When something’s brewing and you know exactly what it is
For once, drinking on the job is perfectly fine
I didn’t know what being a brewer for a day entailed, but I was thankful to be given such an opportunity.
I was guided by both veteran brewmaster, Robert Beck as well as assistant brewer, Clive Tan, who recently joined the Archipelago Brewery team.
Coincidentally, Archipelago Brewery just found out that they were tasked to prepare beer for Morrissey’s upcoming concert, in collaboration with LAMC Productions. So, we embarked on brewing a single batch of ale, Manchester-style. (Morrissey will be proud.)
As I put on my protective gear, I asked Clive why he wanted to be a brewer.
The pleasant 25-year-old said: “I started off liking beer a lot. After that, I realised that there are different types of beer, it’s not just Tiger, Heineken, and the usual. I started to be interested in how certain beers taste so different from other ones.”
Clive, who just graduated from Singapore Management University with a degree in economics, said: “It’s challenging in the beginning. To work in a brewery, I had to start from scratch and learn the basics. It gets easier over time because I’m passionate about my job.”
To make a single batch of 400 litres of beer, over 15 steps are required, and the entire process takes 16 days. Although I was only involved in 60 per cent of a brewer’s actual work day, the experience was enough to make me have a newfound respect for the underrated job.
First, I helped to add the malt into the mash tun. Robert handed me the smallest sack of malt that they had and turned down the temperature of the boil, in case it was too much for me to handle.
Next, I had to stir the mash, filled with malt and water. Stirring a lumpy porridge-like mix wasn’t easy, especially since the mash paddle barely went past my head.
After two hours, it was time to clear the spent grain, the soggy and grainy residue that remains in the mash tun after the thick mix is filtered to a finer solution.
Once I was done with the shoveling, which left my arms aching, I had to operate a pallet jet to transport the spent grain bin to the discharge area. I silently hoped that I wouldn’t cause an explosion.
After clearing the mash tun, I helped Clive clean it with a hose and a brush.
After letting the brew boil, it was time to add some character to it.
The Pacific Gem hop gives the ale its bitter flavour, while the East Kent Golding hop is added for aroma. We also added two litres of honey to give it a slightly sweeter taste, and kettle finings to produce clearer wort (unfermented beer).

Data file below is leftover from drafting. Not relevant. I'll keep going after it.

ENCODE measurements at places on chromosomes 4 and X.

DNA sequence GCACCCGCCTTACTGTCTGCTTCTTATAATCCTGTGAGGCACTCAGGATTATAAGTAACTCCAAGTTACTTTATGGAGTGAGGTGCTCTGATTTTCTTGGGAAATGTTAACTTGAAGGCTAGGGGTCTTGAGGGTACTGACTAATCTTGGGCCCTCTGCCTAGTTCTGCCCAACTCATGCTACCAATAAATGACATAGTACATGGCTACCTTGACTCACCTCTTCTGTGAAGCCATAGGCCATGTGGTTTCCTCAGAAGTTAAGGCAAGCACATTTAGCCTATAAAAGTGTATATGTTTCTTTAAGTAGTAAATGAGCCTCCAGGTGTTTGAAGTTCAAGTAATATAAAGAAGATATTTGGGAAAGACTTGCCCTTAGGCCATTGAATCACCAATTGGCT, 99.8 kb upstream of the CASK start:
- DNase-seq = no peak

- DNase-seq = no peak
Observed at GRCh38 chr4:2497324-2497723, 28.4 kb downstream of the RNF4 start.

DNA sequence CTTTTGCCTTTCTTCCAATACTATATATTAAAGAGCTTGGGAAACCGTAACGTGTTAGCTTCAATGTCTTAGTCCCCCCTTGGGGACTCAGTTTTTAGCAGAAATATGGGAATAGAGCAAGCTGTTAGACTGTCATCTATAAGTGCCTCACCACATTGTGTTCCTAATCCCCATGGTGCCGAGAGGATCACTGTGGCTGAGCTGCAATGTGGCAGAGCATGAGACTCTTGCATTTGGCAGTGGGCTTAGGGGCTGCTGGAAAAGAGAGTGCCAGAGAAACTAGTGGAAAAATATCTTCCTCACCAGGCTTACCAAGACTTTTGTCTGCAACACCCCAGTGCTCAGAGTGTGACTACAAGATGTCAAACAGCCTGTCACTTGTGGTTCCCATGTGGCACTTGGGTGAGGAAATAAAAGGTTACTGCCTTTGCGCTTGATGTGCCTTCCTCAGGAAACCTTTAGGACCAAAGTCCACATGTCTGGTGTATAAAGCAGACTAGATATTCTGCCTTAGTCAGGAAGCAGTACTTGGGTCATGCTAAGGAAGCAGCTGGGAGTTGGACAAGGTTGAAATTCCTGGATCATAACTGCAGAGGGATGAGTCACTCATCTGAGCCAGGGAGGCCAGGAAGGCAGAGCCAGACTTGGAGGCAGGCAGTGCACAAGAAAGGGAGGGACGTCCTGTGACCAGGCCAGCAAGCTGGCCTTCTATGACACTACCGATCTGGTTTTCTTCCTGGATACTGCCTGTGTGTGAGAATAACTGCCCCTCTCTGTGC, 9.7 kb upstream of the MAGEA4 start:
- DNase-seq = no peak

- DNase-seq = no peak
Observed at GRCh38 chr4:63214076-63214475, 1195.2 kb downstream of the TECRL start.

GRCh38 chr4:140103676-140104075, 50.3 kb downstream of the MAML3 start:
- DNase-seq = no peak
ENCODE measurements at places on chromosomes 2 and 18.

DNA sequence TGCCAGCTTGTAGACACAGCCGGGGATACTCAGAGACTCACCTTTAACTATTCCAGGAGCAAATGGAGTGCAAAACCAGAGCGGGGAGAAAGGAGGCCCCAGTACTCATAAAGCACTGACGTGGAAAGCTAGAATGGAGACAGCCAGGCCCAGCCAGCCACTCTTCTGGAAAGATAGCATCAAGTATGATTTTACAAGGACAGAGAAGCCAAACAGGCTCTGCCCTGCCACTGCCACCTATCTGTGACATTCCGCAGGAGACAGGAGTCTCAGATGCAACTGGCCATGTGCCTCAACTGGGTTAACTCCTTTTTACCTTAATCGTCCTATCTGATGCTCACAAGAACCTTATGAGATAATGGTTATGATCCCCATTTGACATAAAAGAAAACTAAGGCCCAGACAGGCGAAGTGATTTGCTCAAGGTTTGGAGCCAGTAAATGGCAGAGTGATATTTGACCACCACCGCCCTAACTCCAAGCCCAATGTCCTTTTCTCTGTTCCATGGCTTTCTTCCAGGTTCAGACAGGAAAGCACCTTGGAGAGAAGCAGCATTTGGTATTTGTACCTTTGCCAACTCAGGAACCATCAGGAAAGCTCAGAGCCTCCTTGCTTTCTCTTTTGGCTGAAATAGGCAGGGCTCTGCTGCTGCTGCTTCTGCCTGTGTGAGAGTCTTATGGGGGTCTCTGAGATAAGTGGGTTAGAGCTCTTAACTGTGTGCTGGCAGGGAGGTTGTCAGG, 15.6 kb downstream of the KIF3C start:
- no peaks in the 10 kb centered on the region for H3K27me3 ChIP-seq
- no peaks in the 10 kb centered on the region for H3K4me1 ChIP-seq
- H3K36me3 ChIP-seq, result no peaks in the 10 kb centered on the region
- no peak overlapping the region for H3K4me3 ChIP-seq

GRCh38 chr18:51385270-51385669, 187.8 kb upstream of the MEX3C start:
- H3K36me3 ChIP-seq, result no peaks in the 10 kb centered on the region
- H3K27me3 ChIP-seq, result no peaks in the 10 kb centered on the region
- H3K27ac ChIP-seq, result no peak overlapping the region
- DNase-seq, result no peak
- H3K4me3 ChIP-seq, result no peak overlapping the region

The brew is then passed through the heat exchanger and into the fermenter, where the yeast is added.
Finally, the brew is left to ferment for about five days. It is conditioned and carbonated before it is kegged and sent to the venue, where it will be tapped and served at the concert.
Over a couple hours, I slowly realised that brewing is an art. There are different components that you have to add in different quantities for the final brew to be branded in a specific style.
“If you make a carbonara, it has got bacon, spaghetti. You can change the quantity of the spaghetti or the kind of bacon you put in. [Brewing is] a bit similar to that,” said Robert, who patiently explained the entire brewing process, from grain to glass, in detail.
The articulate brewmaster, who has a degree in brewing and distilling, shared why he chose brewing as a career: “I was lucky that I love the science of brewing and the process of making beer. Often, you can be fascinated by the topic, but not actually like the industry. Fortunately, it worked out for me.”
Although I was pretty bummed we didn’t get to try the actual beer that will be served at the Morrissey show, not everyone can say that they got to brew 400 litres of beer in a day’s work and I’d drink to that!
This is part five of ‘For A Day’, a new series that features underrated jobs in Singapore.